Russian parliament to consider recognition of “independence” of occupied Ukrainian territories

Russia’s parliament will consider asking President Vladimir Putin to recognize Moscow-backed militant gangs in the self-proclaimed republic of eastern Ukraine, Vyacheslav Volodin, chairman of the State Duma, said on Friday.

The Communists this week submitted a bill to the State Duma calling on Putin to recognize the so-called Lugansk and Donetsk republics, which have been declared in areas controlled by Russian militant gangs in eastern Ukraine.

“One thing is absolutely clear – we need to find a solution to guarantee the security of our citizens and compatriots,” Volodin writes in the Telegram app.

He said the leaders of the parties represented in parliament would discuss the communist initiative next week to decide whether to put it to the vote in plenary.

However, the Speaker of the State Duma added that most factions have already expressed support for the bill proposed by the Communists.

In his post, Volodin once again accused Ukrainian President Volodymyr Zelensky of ignoring the so-called Minsk agreement and said NATO wanted to “occupy” Ukraine.

He added that it would “turn into a tragedy” and that Moscow should not allow it.

In 2014, after the occupation of the Crimean peninsula by Ukraine and the subsequent annexation, Russia invaded mainland Ukraine, occupying large areas of the Donbass.

The agreement reached in 2015 through France and Germany obliges Ukraine to grant extensive autonomy to the territories under the control of Russian gunmen in the east of the country, as well as to guarantee an amnesty for all fighters involved in the war against the Ukrainian army.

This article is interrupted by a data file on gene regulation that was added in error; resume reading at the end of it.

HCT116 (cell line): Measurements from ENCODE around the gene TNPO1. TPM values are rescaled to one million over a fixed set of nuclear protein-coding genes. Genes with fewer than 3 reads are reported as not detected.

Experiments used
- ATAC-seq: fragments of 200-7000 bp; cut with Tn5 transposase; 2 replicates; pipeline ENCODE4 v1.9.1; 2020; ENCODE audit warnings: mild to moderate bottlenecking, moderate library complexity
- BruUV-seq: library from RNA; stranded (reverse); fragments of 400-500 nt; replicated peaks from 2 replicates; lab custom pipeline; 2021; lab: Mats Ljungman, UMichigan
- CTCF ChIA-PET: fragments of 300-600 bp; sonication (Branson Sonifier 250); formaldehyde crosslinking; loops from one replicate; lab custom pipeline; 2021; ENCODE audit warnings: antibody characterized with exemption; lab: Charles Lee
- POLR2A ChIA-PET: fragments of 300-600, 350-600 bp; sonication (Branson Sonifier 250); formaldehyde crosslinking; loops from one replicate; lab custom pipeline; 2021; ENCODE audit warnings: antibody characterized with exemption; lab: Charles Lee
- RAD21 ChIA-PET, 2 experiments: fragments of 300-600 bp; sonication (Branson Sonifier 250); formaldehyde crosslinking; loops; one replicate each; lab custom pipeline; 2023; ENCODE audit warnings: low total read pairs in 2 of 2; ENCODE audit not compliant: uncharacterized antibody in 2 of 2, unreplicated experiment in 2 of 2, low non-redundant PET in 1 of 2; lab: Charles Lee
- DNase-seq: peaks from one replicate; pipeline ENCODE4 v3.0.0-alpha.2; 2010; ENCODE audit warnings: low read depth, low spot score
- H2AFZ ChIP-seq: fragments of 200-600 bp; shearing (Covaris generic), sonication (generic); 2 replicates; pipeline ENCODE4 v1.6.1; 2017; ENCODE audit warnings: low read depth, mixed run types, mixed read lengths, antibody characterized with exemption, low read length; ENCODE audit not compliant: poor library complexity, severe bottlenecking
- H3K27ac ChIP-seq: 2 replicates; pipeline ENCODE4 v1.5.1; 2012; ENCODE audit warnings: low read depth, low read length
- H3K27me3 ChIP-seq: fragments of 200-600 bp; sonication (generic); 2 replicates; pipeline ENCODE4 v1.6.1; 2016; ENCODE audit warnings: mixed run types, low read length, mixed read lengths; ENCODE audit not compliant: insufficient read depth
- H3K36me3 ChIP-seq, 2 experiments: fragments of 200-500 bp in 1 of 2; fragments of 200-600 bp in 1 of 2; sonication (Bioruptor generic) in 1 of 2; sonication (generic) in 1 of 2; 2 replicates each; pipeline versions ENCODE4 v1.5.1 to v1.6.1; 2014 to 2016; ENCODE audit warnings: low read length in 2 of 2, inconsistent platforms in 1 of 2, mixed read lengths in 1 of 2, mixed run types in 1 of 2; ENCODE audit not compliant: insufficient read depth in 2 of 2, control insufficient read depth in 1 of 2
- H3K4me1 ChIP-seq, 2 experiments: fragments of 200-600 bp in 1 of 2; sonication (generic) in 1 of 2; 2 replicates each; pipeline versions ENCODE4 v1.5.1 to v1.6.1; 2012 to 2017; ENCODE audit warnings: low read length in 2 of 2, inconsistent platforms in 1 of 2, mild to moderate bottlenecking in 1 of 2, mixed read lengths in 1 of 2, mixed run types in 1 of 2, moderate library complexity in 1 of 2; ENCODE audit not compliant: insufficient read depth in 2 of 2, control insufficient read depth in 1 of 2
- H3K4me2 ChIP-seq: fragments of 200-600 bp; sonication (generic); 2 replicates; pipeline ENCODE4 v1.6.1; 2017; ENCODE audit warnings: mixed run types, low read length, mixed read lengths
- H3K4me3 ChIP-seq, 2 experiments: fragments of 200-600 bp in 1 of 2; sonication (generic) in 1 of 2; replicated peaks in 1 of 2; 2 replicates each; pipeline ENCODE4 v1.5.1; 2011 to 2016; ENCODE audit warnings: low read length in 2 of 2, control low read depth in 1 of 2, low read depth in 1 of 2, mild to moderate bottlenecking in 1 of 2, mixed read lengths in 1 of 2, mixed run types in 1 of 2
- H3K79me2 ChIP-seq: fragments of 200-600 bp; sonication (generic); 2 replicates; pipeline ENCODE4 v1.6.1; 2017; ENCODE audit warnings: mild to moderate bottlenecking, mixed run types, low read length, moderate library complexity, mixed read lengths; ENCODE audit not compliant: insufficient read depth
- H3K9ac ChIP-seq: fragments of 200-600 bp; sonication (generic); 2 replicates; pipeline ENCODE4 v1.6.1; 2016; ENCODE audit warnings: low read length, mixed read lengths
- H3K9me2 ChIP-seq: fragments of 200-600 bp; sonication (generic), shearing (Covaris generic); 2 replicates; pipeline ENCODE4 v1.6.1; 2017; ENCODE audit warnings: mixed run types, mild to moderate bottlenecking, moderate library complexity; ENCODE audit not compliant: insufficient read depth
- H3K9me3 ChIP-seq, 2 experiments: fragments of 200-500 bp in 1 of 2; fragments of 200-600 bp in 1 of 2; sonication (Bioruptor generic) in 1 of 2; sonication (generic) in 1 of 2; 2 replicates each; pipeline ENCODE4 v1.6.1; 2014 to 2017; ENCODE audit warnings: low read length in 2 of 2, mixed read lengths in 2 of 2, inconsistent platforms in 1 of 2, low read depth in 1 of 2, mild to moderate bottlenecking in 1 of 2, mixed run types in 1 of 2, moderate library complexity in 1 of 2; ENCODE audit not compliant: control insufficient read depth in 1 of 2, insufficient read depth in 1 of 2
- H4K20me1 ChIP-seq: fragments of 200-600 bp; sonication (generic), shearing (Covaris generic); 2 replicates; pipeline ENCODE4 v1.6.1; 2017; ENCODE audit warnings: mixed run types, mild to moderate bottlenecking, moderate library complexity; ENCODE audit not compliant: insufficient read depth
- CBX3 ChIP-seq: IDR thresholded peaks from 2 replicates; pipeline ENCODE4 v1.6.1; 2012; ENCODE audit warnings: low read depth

The agreement stipulates that Ukraine will regain control of the border with Russia only after the holding of local elections in areas controlled by militant gangs.

These rules, which were imposed on Kiev in the face of a direct military threat from Russia, are in fact unacceptable to Ukraine, because they are effectively destroying its sovereignty, and it is therefore not really possible for parliament to approve the laws needed to enforce them.

In 2019, Putin signed a decree to facilitate the granting of Russian citizenship to the people of these occupied territories of Ukraine, and more than 600,000 people have now been issued Russian passports in Donbass.

Russia is now once again concentrating a troop of 100,000 men on Ukraine’s borders, raising fears of a new invasion of a neighboring country.

In December, Moscow issued an ultimatum to the West demanding a halt to NATO’s further expansion to the east and the dismantling of the Alliance’s infrastructure in the so-called new member states, restoring the status quo on 27 May 1997, before NATO’s first enlargement.

Russian President Vladimir Putin has threatened that if Moscow does not receive the “security guarantees” he has demanded, he will have to take “military technical measures”.

The United States and other NATO members have stated that these demands are unacceptable and not even negotiable, but have shown readiness to talk about arms control, missile deployment and confidence-building measures.

However, Moscow insists that the Kremlin’s demands are an indivisible package and acceptable unchanged.

Experts say the Kremlin has put itself in a position where any resignation from the Western ultimatum will be seen as a humiliating defeat for Putin, raising fears that he might decide to go to war.

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